IGPN - International Green Purchasing Network


News

Archives

2022
01   02   03   04   05   06   07   08  
2021
01   02   03   04   05   06   07   08   09   10   11   12  
2020
01   03   04   05   06   07   08   09   10   11   12  
2019
01   03   04   05   06   08   10   11   12  
2017
01   02   03  
2016
01   02   03   04   05   06   07   08   09   10   11   12  
2015
01   02   03   04   05   06   07   08   09   10   11   12  
2014
01   02   03   06   07   08   09   10   11   12  
2013
01   02   03   04   05   06   07   08   09   10   11  
2012
01   02   03   04   05   06   07   08   09   10   11   12  
2011
01   02   03   04   05   06   07   08   09   10   11   12  
2010
01   02   03   04   05   07   08   09   10   11   12  
2009
01   02   03   05   06   07   08   10   11   12  
2008
01   03   04   07   08   09   10   11   12  
2007
02   03   04   05   06   07   08   09   10  
2006
02   03   04   05   06   07   08   09   10   11   12  
2005
06   07   09   10   11  

Categories

World’s tallest broadcast tower shows Tokyo’s green push

April 22, 2013

World’s tallest broadcast tower shows Tokyo’s green push

Builders of Tokyo Skytree, the 65 billion yen ($656 million) broadcast tower almost double the height of the Empire State Building, say they aim to make their mark on more than just the Japanese metropolis’ skyline.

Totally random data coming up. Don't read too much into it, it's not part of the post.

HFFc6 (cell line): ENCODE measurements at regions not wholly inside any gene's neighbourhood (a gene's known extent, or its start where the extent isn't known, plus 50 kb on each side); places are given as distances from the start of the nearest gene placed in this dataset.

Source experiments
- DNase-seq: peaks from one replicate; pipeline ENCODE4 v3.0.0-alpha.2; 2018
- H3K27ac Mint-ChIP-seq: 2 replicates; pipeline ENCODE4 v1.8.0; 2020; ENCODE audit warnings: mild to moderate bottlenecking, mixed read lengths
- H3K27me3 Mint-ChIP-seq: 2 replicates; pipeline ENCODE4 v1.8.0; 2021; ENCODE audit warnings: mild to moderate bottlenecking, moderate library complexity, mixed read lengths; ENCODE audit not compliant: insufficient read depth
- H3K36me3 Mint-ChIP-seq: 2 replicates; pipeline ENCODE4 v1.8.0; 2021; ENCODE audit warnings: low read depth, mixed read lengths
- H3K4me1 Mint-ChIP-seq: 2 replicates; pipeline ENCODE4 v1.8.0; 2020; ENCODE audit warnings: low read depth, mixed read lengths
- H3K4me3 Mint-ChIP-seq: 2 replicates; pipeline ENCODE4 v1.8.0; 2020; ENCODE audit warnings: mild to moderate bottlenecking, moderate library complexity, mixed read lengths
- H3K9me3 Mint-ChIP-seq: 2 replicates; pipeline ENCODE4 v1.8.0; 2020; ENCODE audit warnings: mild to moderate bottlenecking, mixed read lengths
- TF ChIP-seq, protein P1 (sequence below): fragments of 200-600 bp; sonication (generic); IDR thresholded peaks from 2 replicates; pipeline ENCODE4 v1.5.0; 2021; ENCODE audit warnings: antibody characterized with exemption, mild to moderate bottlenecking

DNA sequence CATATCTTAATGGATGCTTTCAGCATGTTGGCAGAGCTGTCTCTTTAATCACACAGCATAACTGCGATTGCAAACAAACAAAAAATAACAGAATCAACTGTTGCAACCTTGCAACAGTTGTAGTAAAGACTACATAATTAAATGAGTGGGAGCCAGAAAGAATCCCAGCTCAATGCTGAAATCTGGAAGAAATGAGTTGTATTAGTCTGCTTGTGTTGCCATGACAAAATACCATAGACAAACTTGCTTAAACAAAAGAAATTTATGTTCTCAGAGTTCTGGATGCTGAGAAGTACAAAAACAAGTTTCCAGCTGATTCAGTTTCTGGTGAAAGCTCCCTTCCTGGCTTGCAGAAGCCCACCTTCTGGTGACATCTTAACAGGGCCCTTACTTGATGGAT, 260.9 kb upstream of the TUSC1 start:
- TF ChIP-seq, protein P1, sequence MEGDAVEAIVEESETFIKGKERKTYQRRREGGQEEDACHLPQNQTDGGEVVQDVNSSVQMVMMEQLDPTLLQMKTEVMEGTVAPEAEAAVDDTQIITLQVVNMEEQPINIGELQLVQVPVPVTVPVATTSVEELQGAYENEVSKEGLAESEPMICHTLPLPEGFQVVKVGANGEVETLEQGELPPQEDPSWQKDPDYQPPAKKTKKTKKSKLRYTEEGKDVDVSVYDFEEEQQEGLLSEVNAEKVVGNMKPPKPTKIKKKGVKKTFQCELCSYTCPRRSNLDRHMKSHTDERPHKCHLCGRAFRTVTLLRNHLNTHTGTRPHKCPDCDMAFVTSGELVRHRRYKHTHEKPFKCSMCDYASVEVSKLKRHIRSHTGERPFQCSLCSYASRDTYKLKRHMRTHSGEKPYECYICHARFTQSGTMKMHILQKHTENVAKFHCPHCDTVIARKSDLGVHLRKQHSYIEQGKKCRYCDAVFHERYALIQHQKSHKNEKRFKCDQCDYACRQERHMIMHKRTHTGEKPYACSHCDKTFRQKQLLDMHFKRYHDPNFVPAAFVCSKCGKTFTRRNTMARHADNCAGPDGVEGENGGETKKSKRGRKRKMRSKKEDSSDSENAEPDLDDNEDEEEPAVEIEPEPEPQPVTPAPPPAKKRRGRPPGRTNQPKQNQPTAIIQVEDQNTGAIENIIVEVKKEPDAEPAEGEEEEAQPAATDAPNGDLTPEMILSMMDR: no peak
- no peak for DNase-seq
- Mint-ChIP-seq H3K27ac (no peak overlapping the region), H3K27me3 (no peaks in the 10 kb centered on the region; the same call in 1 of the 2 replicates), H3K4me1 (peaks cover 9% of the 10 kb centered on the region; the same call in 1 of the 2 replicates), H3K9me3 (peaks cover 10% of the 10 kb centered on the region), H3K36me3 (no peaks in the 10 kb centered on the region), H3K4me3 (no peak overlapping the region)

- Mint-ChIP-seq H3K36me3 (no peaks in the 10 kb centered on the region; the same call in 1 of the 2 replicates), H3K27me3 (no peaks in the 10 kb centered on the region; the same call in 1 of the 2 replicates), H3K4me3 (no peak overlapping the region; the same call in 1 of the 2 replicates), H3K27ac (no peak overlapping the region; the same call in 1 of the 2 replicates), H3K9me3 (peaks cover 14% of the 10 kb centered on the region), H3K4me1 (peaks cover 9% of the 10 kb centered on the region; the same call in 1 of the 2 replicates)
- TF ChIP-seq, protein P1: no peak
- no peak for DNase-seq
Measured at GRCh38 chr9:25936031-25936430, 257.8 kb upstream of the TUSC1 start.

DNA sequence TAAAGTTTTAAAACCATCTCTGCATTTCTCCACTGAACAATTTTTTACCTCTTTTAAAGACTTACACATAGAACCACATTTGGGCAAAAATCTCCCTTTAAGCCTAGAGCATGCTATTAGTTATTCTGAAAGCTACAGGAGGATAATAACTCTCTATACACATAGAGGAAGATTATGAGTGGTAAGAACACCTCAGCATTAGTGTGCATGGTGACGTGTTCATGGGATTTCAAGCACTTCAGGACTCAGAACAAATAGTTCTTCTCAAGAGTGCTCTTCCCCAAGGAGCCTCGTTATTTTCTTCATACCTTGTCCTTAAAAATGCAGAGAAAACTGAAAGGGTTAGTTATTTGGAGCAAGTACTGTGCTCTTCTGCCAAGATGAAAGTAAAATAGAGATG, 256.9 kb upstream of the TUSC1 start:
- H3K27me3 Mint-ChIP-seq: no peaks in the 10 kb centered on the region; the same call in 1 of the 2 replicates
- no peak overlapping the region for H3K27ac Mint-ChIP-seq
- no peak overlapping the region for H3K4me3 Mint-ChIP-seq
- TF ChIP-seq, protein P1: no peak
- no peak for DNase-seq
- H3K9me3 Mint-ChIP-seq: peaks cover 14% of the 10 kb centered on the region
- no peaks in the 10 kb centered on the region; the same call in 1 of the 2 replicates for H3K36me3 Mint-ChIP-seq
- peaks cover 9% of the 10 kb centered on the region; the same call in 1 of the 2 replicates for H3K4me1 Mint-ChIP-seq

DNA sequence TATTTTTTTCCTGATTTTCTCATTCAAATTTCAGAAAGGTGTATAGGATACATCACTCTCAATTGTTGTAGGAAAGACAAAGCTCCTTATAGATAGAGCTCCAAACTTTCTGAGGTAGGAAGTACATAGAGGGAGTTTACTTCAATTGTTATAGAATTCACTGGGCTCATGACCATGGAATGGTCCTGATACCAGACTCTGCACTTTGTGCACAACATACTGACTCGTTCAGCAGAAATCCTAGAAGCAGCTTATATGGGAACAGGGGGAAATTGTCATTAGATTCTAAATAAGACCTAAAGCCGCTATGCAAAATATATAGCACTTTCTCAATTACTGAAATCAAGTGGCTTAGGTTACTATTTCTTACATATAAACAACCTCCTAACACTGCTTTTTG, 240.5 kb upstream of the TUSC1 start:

The complex, the world’s largest broadcasting tower at 634 meters (2,080 feet), reflects pressure to conserve energy across Japan since the tsunami triggered by an earthquake in March 2011.

Tokyo Skytree, which was under construction before the earthquake, has the first district heating and cooling plant in the nation using a ground-source heat pump. A combination of heat pumps and water tanks for its district heating and cooling systems aims to reduce carbon emissions as much as 48 percent compared with similar projects without a centralized system, said Shinichiro Konno, the managing director of a company that helped developed the Skytree. “Having a central system for heating and cooling increases efficiency,” said Konno.

Tokyo Skytree is among 141 areas in Japan authorized to distribute heat under the country’s Heat Supply Business Act, according to the Japan Heat Supply Business Association. The heating and cooling systems at Skytree produce and distribute hot and cold water to the tower as well as shops, restaurants and offices in the 10.2 hectare area, located 5 kilometers (3 miles) northeast of Tokyo’s central train station, Konno said.

Read more at Bloomberg.

category : Topics


Focus on

Information

IGPN Events